Nicosia will reveal next week the preferred bidder to operate the Cyprus-Greece passenger ferry, 22 years after it was abandoned, with the line expected to start as early as June.
The Shipping Deputy Ministry (SDM) announced Monday that the tender review process among the three finalist bidders has been completed and the preferred bidder is expected to submit final contractual documents “within a few days”.
It said that all the relevant details, including the name of the vessel, the schedules and fares, will be announced next week, and the main port of call, either Limassol or Larnaca.
Three European entities had submitted expressions of interest in the improved tender in January, with officials at the junior ministry saying they were satisfied after last year’s previous tender failed to attract any interest.
In November, the ministry launched a fresh attempt for a three-year contract valued at €33 mln, with annual state aid of €5.5 mln, under a public service obligation (SGEI – Service of General Economic Interest).
To make the unwanted tender more attractive to operators, the government increased the subsidy for a ferry link with Greece by €500,000 to €5.5 mln, considering the increase in fuel prices.
The maritime link will serve Cyprus (departing from Limassol or Larnaca) and the port of Piraeus for the transportation of passengers and their vehicles.
The service will be performed by a Ro-Pax vessel/ferry, flying an EU/EEA flag, and complying with rules and regulations regarding safety, security, and environmental issues.
The three finalists were Scandro Holding Ltd. (€15,594,000), N.Y. Business Ties Ltd. (€14,100,000) and Kiara Naftiki Etairia (€16,500,000).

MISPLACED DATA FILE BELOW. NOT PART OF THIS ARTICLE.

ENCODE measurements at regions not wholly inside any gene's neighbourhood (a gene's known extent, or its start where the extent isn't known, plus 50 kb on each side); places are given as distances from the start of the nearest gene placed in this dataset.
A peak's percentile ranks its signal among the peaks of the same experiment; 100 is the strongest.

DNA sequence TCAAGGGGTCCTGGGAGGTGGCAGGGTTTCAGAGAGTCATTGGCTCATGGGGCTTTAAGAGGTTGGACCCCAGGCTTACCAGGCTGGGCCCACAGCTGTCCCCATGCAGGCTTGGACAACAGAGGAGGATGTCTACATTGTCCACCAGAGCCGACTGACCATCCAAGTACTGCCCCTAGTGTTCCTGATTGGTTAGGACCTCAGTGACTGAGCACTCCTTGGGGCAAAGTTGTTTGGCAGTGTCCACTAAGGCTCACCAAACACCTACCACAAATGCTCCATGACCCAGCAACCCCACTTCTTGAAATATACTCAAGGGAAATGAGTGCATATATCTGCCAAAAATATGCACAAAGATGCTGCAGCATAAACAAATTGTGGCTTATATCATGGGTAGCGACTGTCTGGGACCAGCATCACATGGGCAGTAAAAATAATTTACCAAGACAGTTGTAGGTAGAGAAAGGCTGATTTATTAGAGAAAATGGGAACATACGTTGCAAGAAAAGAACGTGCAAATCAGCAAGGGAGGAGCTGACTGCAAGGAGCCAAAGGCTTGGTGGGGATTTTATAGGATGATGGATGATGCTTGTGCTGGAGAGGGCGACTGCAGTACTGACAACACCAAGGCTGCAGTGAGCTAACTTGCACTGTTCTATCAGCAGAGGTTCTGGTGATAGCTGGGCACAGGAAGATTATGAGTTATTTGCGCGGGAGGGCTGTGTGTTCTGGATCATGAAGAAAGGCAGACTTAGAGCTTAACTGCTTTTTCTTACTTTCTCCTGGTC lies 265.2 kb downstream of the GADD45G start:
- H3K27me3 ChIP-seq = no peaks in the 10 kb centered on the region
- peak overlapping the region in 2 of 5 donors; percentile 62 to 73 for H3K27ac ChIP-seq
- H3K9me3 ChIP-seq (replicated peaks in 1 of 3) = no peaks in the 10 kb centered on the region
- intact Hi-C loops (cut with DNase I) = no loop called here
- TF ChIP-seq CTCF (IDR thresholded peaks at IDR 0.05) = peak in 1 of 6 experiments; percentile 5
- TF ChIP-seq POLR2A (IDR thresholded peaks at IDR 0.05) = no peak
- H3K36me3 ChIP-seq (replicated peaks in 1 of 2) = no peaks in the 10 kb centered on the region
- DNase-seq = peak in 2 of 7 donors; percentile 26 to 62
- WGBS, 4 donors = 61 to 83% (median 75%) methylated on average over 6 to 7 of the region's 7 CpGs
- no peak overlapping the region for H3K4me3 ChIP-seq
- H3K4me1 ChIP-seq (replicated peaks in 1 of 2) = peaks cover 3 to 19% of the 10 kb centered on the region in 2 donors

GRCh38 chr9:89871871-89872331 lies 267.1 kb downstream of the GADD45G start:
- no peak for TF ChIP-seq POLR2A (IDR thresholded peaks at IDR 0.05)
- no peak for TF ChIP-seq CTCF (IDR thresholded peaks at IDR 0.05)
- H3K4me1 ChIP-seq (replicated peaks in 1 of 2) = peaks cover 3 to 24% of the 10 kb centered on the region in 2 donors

Stop in Israel or Egypt
The new tender also allows the ferry link to stop at a neighbouring country, such as Egypt or Israel.
“This means the route could be extended to include a port in Israel or a Greek island, making the package all the more attractive,” said Shipping Minister Vassilis Demetriades.
In December, Israeli officials welcomed the efforts to reinstate a maritime passenger link with Greece, expressing their interest in expanding the connection to include Israel.
Demetriades and Israeli Minister of Transport Merav Michaeli discussed the venture and agreed that expansion to Israel “would facilitate the free movement of people and enrich the available options for transportation between the three countries, which are currently limited to air transport”.
They acknowledged that a possible extension of the Cyprus-Greece sea connection to Israel would create a new market for tourism between them and Europe.
The new tender provides for 22 round trips between April/May and September/October.
This is shorter than the original tender, which provided 31 round trips throughout the year.
Furthermore, it can be expanded for an additional three years depending on the average passenger load.
The ship should have a minimum passenger capacity of 100 and cabins that can accommodate 60 passengers, instead of 200 passengers and cabins for 140 as per the previous tender.
In the new tender, the destination in Greece is the Port of Piraeus instead of the smaller passenger terminal at Keratsini.
Salamis Tours operated the last passenger ferry link to Greece from 1993 until 2000 when demand faded, and trips stopped.
After two decades of being cut off from the rest of Europe, travellers from Cyprus are still hoping they can hop on a ferry this summer.
After complex talks with the EU, Nicosia earned approval to subsidise the link with state funds.